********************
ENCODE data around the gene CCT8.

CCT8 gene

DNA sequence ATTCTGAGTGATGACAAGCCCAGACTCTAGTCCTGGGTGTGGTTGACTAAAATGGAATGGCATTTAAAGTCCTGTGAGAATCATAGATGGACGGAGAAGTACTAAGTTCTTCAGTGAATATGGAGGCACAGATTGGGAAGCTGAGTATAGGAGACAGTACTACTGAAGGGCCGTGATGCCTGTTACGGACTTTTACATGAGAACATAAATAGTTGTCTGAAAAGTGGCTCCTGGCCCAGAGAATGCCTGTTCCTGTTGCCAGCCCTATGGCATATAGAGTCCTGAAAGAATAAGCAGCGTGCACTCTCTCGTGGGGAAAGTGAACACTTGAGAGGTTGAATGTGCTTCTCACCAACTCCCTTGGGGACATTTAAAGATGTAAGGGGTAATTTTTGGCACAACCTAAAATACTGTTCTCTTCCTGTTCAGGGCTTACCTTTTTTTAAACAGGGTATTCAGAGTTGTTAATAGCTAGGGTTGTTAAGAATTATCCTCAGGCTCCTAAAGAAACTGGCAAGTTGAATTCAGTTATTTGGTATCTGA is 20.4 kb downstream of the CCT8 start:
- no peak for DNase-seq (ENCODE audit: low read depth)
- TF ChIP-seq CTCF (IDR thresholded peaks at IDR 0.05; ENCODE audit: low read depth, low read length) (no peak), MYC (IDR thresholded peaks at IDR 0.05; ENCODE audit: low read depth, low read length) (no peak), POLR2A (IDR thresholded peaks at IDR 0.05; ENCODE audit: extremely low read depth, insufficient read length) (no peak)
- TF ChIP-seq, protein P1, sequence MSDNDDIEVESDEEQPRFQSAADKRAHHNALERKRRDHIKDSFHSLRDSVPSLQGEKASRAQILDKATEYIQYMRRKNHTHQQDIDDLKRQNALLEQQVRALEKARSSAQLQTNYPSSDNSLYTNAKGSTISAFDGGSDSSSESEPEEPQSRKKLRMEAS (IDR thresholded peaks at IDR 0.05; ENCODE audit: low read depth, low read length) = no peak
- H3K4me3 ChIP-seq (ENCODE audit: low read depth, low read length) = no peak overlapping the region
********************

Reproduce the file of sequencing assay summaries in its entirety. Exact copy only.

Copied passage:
ENCODE data around the gene CCT8.

CCT8 gene

DNA sequence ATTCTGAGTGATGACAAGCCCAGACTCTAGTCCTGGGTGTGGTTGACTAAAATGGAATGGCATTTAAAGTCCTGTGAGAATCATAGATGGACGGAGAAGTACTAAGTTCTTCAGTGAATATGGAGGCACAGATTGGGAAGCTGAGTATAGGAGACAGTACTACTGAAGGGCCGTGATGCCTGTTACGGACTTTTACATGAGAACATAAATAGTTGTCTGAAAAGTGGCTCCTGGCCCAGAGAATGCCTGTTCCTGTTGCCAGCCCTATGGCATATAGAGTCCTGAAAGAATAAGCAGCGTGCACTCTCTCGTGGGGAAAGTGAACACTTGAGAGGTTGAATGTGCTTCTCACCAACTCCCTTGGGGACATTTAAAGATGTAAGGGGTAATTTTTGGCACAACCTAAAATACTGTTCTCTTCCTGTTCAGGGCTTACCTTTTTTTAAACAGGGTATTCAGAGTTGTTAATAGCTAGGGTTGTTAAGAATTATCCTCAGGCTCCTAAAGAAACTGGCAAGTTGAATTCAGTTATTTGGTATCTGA is 20.4 kb downstream of the CCT8 start:
- no peak for DNase-seq (ENCODE audit: low read depth)
- TF ChIP-seq CTCF (IDR thresholded peaks at IDR 0.05; ENCODE audit: low read depth, low read length) (no peak), MYC (IDR thresholded peaks at IDR 0.05; ENCODE audit: low read depth, low read length) (no peak), POLR2A (IDR thresholded peaks at IDR 0.05; ENCODE audit: extremely low read depth, insufficient read length) (no peak)
- TF ChIP-seq, protein P1, sequence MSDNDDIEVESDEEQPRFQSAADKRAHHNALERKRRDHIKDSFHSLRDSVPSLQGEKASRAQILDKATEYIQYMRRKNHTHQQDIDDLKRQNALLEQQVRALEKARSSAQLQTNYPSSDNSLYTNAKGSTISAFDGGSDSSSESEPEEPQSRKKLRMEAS (IDR thresholded peaks at IDR 0.05; ENCODE audit: low read depth, low read length) = no peak
- H3K4me3 ChIP-seq (ENCODE audit: low read depth, low read length) = no peak overlapping the region